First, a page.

Video Game: Judgement Silversword
is a Vertical Scrolling Shooter
developed by M-KAI for the WonderSwan
Color handheld system and released in 2004. It is notable for being one of the first Bullet Hell
games to be put on a portable platform. The game travels from Earth to an alien planet across 32 stages, with stages ranging anywhere between 10 seconds to 2 minutes, and are occasionally punctuated with Boss Battles
A Gaiden Game
, Cardinal Sins: Judgement Silversword Recycle Edition
was released for free by the same author
. Instead of having traditional stage design, the player goes through 7 stages, each of which bear very different objectives (i.e. destroying all enemies, collecting extends
, collecting medals).
Both games were rereleased in 2011 as part of a bundle with Judgement Silversword
's Spiritual Sequel
WARNING - HERE COMES THE TROPES!
- A Winner Is You: The standard ending of Cardinal Sins simply thanks you for playing. Averted if you meet the requirements for the final stage.
- Auto-Revive: If you lose your last life, but there is a 1-up on the screen, the 1-up floats onto your ship's spawn point and becomes your next life.
- BFS: Mitsurugi bears one. When it comes back in later stages, it gets a bigger sword.
- Big "NO!": Shooting a 1-Up in CS's Sloth stage results in a textual form of this.
- Boss Rush: JSS's Special mode.
- Boss Warning Siren: "WARNING - HERE COMES THE JUDGE! [ <BOSS NAME> ]"
- Bragging Rights Reward: Killing the Final Boss of JSS's Special mode nets you a 3-up. Considering you just finished Special mode, you don't really need any more lives. Though they do contribute to the massive game clear bonus, which is based on remaining lives.
- Bullet Hell: On a handheld, no less.
- Death Is a Slap on the Wrist: In CS, if you run out of lives on a given stage, you are allowed to progress to the next one, but you won't get any bonus points. Subverted in that this locks you out of the Pluto stage. Averted in the Pluto stage itself and during the True Final Boss, where you simply get a Game Over.
- Easier Than Easy: Training mode in JSS. Which you have to unlock.
- Freeware Game: Technically, Cardinal Sins is one, since the game is available right off of the developer's website for download. The catch is that it is not in a form that can be played on emulators.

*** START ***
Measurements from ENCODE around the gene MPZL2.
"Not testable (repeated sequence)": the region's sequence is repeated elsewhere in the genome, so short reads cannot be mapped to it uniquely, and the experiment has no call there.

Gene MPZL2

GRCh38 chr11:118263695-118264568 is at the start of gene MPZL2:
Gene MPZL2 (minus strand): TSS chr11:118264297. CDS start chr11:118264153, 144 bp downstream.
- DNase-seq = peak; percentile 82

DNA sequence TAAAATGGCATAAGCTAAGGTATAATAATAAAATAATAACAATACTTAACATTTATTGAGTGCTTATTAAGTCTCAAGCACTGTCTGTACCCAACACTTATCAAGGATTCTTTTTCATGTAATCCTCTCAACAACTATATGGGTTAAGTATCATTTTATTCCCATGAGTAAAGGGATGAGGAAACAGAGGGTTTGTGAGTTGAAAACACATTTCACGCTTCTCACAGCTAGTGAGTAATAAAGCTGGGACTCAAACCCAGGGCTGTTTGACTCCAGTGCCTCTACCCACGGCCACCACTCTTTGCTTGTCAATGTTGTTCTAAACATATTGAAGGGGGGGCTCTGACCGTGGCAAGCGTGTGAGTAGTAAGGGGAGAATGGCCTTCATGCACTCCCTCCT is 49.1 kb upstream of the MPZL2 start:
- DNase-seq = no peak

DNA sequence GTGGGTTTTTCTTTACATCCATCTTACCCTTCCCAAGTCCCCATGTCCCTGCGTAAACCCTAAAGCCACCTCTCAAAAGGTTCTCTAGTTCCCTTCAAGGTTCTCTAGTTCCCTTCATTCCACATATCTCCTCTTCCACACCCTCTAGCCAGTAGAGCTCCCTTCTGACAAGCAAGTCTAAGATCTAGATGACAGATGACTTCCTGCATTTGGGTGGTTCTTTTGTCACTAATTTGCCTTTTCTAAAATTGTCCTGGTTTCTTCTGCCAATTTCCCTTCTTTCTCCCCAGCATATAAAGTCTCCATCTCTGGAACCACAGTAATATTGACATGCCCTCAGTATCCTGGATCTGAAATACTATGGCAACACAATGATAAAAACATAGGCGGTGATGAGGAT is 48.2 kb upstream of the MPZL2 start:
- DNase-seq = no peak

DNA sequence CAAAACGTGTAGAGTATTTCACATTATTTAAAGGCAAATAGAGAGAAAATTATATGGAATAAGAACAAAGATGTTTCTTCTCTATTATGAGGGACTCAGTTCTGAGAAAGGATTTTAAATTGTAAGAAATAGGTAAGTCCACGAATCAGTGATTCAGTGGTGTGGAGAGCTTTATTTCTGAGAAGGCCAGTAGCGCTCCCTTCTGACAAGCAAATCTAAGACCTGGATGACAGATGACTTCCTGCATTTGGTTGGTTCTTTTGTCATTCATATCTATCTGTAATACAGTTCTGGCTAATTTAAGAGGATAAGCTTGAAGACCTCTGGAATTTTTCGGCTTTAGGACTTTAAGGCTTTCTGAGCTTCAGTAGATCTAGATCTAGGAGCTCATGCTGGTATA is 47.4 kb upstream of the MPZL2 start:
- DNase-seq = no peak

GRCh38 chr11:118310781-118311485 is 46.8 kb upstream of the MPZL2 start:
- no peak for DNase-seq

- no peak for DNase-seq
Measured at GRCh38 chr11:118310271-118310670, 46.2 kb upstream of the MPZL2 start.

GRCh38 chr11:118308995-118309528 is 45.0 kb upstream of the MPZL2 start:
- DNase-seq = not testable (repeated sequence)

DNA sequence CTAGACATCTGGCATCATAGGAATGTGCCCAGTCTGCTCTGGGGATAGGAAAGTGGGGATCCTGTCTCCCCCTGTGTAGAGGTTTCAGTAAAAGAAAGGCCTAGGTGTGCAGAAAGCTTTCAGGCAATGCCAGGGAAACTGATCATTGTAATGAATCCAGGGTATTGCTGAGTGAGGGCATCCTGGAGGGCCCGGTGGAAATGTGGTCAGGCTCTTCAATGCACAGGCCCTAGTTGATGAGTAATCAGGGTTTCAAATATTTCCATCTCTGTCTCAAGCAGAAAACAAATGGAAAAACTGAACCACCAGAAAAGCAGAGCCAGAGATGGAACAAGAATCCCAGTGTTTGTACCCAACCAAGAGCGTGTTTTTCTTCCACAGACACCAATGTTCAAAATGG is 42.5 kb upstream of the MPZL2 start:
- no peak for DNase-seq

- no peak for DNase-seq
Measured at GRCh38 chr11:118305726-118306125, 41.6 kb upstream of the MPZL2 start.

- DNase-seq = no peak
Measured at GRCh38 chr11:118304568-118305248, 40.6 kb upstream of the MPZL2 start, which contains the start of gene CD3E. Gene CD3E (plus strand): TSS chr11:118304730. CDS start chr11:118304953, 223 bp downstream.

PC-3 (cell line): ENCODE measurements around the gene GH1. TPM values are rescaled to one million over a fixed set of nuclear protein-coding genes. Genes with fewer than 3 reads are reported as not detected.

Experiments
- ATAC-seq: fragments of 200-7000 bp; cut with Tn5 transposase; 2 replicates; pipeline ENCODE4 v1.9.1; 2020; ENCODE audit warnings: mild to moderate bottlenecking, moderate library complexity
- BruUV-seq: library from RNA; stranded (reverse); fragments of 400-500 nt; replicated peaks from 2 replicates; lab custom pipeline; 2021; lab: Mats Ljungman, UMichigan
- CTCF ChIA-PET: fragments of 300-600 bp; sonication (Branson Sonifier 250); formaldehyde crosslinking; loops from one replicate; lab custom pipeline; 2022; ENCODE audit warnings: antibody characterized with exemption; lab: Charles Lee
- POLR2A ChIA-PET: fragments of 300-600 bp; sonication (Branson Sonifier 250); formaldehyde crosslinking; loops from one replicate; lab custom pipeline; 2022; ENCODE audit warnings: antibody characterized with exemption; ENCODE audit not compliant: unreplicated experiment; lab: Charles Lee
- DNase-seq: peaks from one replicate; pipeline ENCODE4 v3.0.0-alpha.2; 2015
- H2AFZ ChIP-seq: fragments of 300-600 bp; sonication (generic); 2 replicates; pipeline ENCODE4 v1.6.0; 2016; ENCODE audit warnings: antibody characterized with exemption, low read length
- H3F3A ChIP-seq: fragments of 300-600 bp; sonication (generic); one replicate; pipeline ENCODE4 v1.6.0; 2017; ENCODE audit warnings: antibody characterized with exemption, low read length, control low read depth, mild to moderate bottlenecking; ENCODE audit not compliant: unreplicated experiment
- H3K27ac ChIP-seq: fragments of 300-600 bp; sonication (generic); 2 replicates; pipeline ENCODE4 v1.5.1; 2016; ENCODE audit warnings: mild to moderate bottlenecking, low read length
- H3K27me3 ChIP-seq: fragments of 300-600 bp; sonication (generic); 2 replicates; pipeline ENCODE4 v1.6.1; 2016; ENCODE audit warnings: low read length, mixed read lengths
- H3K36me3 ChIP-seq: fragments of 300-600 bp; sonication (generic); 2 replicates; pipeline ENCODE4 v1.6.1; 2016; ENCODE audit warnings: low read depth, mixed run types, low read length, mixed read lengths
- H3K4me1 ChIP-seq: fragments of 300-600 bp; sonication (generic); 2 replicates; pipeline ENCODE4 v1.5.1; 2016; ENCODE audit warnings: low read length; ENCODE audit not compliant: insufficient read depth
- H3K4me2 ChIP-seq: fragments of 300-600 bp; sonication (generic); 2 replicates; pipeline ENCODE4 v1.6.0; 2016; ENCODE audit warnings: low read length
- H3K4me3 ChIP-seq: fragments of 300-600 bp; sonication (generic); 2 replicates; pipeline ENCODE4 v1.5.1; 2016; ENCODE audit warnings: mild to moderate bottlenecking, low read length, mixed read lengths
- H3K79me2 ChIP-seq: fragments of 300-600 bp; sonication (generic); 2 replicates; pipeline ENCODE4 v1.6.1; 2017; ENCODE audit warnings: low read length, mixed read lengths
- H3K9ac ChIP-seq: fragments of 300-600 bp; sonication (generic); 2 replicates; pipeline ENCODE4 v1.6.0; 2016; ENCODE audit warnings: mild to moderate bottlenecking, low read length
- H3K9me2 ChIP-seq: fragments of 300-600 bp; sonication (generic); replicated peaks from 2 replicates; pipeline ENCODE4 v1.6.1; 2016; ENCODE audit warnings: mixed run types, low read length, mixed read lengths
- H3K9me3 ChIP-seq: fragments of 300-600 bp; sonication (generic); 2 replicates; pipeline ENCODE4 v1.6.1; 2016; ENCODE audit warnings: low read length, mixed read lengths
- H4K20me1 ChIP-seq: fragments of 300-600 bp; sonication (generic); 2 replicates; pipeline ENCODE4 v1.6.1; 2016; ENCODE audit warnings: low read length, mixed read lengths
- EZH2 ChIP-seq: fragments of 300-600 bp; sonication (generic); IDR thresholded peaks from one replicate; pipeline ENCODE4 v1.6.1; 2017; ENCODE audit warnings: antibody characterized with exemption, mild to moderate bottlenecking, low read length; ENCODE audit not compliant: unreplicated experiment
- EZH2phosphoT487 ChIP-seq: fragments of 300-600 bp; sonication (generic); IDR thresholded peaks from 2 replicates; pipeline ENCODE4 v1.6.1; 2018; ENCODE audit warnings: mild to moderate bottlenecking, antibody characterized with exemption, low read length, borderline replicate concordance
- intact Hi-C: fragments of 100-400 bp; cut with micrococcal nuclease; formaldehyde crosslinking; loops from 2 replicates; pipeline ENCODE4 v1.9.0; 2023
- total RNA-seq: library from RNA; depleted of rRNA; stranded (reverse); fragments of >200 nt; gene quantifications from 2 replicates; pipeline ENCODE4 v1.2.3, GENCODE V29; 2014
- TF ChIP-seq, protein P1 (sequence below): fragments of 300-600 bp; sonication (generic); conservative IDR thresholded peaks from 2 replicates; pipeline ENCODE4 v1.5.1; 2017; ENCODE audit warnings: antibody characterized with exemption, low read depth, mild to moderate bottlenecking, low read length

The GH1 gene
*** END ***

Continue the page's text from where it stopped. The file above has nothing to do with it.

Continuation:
- Gainax Ending: After defeating the Mirror in CS, a monologue (in flawless English, even) scrolls and states that the apocalypse has been brought and the Seven Deadly Sins have been brought upon humanity. Did you cause it? Were you trying to prevent it and failed? We may never know.
- Gameplay Roulette: Cardinal Sins.
- Guide Dang It: Most of the scans in the Venus stage of Cardinal Sins are quite straightforward—cancel bullets, shoot enemies before they can escape, evade enemy attacks, etc. Even the hidden 'B' icon can be stumbled upon by accident by constantly firing throughout the stage. (Your bullets will seem to disappear when they hit where the icon is; keep shooting at that spot and it'll show up.) But how is anyone supposed to know that scan no. 00 requires you to move to the lower-right corner and use your shield right as the stage begins?
- Homing Lasers: Many enemies will fire them. Expect these to give you a harder time than the bullet barrages.
- Luckily My Shield Will Protect Me: Your ship has a shield that can be used to slow down and cancel bullets, though holding it up doesn't guarantee safety. Moreover, as it touches bullets, it weakens and shrinks; if your shield gauge hits 0%, it shatters.
- Mercy Mode: The game tends to give out more 1-ups if you keep dying.note
- Multiple Endings: If you fail one or more stages in Cardinal Sins, once the game shows your grades and overall grade, the game ends with a "Thank you for playing" message. However, if you unlock the True Final Boss and defeat it, you get a much darker ending that hints at an apocalypse.
- Mundane Made Awesome: The penultimate boss of JSS, Mitsurugi Rebirth, has an attack that doesn't kill you immediately. No, what it does is pin you to the center of the screen to allow Mitsurugi to charge up a swing, summon Michaelangelo's Final Judgement in the background, and THEN kill you.
- No Export for You: Both games were released in Japan only. Fortunately, the Eschatos bundle that they're packed in is region-free, and Cardinal Sins is freeware anyway, so if you have a WS already you're good to go.
- 1-Up: Rather frequently in JSS.
- Scoring Points: Points you score at the end of each run double as experience points for your "Option Level". As you increase your Option Level, you unlock new features.
- Seven Deadly Sins: The theme of Cardinal Sins's stage names.
- Stylistic Suck / Retraux / Deliberately Monochrome: During the True Final Boss of CS, if you did well enough in the main game to unlock its extra forms, the background will turn white, then the entire game turns monochrome, and finally just simple black and white colors.
- Title Drop: The final boss is called the Judgement Silversword
- True Final Boss: Perform well enough in the main stages of CS and you're treated to the true last stage, Pluto, where you can rack up bonus points and extra lives, before facing off against the last boss, the Mirror of Cardinal Sins. The Mirror itself has True Final Forms, the appearances of which are dependent upon your overall grade.
- Try Not to Die; The final standard stage of CS, Wrath, simply states as its objective: "Don't die." (Your grade is inversely proportional to the number of times you do.)
- What the Hell, Player?: In the second stage of Cardinal Sins, Sloth, you must "rescue" 1-ups. Unlike in JSS, you can shoot them and destroy them. Doing so will result in a "NO!" message.